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Stick welding


Bigj66
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I’m going to give stick welding a go for the first time today and, in preparation, I’ve been reading up on the topic and looking at various YT videos.

With respect to the amperage required for different thicknesses of rod, I read about a rule of thumb that for every 1mm of rod diameter you should use about 30amps current. Any stick welders that can confirm that or give me some similar guidance?

I bought two packs of E6013 rods 1.6mm and 2.5mm. My understanding is that the smaller rods can be use for things like chassis welding where the plate thickness is 2-3 mm and the thicker rods for things like engine mounts at 4-5 mm thick plate? I just want to check that this is correct before I have a practice.

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You can use that as a starting point however a part of it also comes down to how it works for you ( two stick welders may use different amperage for the same job ) also settings you would use on flat bench top stuff will need reducing for vertical and overhead welding  you can also buy multi positional rods that are excellent can even weld downhand with them regards Stephen 

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9 minutes ago, Stellaghost said:

You can use that as a starting point however a part of it also comes down to how it works for you ( two stick welders may use different amperage for the same job ) also settings you would use on flat bench top stuff will need reducing for vertical and overhead welding  you can also buy multi positional rods that are excellent can even weld downhand with them regards Stephen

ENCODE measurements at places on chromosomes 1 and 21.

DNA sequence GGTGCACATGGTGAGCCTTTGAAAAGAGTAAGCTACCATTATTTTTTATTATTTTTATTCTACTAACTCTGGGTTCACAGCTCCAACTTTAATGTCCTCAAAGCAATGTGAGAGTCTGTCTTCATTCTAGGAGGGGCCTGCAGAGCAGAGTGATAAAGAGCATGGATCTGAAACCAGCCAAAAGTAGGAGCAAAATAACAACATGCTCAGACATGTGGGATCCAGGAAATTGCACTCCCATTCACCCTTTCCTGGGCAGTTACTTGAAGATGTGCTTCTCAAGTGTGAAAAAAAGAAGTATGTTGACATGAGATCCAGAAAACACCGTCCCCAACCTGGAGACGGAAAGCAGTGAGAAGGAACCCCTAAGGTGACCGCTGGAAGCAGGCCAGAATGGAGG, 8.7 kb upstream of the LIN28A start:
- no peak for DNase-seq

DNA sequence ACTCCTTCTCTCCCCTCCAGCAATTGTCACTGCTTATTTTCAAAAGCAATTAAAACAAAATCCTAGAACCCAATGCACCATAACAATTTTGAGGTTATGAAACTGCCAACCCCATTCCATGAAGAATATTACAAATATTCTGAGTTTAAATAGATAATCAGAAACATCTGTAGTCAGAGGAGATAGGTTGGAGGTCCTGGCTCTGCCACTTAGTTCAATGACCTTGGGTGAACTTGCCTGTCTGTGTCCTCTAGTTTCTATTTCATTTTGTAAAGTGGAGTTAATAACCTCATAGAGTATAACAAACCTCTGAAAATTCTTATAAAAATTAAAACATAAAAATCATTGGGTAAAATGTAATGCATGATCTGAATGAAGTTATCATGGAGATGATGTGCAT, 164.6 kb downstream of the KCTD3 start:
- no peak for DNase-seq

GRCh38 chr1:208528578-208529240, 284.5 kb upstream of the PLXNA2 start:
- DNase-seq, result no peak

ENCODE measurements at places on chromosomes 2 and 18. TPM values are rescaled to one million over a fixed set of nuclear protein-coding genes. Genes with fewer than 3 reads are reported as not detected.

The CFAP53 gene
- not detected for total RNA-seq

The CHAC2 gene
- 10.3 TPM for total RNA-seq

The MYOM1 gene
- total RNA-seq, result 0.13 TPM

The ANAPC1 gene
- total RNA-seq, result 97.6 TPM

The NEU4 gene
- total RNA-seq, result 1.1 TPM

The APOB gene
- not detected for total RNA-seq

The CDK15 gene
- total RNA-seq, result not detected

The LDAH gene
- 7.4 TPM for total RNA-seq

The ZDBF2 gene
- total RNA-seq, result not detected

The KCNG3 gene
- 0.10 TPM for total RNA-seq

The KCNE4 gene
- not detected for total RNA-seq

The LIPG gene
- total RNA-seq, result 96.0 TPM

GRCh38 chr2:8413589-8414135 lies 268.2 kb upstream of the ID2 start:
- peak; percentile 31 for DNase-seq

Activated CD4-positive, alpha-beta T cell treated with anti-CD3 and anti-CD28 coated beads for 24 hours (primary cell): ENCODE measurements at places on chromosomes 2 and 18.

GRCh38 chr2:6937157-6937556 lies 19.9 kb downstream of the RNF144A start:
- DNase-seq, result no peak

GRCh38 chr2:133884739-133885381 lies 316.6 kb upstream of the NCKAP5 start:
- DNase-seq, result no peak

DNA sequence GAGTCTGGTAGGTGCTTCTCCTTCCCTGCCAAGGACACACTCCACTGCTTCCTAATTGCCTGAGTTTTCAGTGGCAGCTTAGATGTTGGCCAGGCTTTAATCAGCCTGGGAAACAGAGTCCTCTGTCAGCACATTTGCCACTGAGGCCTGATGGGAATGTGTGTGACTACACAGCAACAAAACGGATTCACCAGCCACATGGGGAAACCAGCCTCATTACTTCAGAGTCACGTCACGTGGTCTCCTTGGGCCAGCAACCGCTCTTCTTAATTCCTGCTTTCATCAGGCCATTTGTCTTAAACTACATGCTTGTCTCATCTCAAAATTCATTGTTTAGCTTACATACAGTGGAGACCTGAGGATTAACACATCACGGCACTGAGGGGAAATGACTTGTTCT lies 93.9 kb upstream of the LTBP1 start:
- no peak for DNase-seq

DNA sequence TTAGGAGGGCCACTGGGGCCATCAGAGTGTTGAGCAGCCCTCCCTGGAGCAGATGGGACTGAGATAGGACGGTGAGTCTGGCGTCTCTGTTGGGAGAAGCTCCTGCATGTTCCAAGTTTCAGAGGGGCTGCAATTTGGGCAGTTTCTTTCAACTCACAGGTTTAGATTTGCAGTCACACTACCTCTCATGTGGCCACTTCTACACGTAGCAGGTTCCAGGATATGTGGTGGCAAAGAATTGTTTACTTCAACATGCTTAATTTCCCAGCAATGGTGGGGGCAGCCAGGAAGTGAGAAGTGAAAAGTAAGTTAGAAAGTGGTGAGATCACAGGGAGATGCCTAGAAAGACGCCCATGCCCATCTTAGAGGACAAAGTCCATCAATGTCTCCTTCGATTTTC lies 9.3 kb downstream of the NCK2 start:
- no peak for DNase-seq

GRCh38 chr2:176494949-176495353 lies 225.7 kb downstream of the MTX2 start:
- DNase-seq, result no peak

Cheers Stephen

These E6013 rods are supposed to be for both horizontal and  vertical welding but I wasn’t aware of the need to reduce amperage so thanks for that tip. I’m going to have a play with my welder on my old crossmember and some scrap so 🤞Joe

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Apologies have not come across clearly enough yes the rods you have will do vertical and overhead but that's not what I meant by multi positional  the rods you have will not weld vertically downwards where as multi positional rods will they are slightly more expensive but easier to use for a novice no harm intended by that statement years ago when the company I work for went down a cross trading route we were all sent on basic welding courses stick only the instructor asked who was the worst welder the guy who stepped forward was given a rod and told to drag the rod downwards on the vertical instead of the traditionally upwards method the rest of us stood in amazement as the weld produced was as good as running a bead on the flat and all the slag peeled off in one go gobsmacked instructor explained that the rods were multi positional  that memory never left me regards Stephen 

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2 minutes ago, Stellaghost said: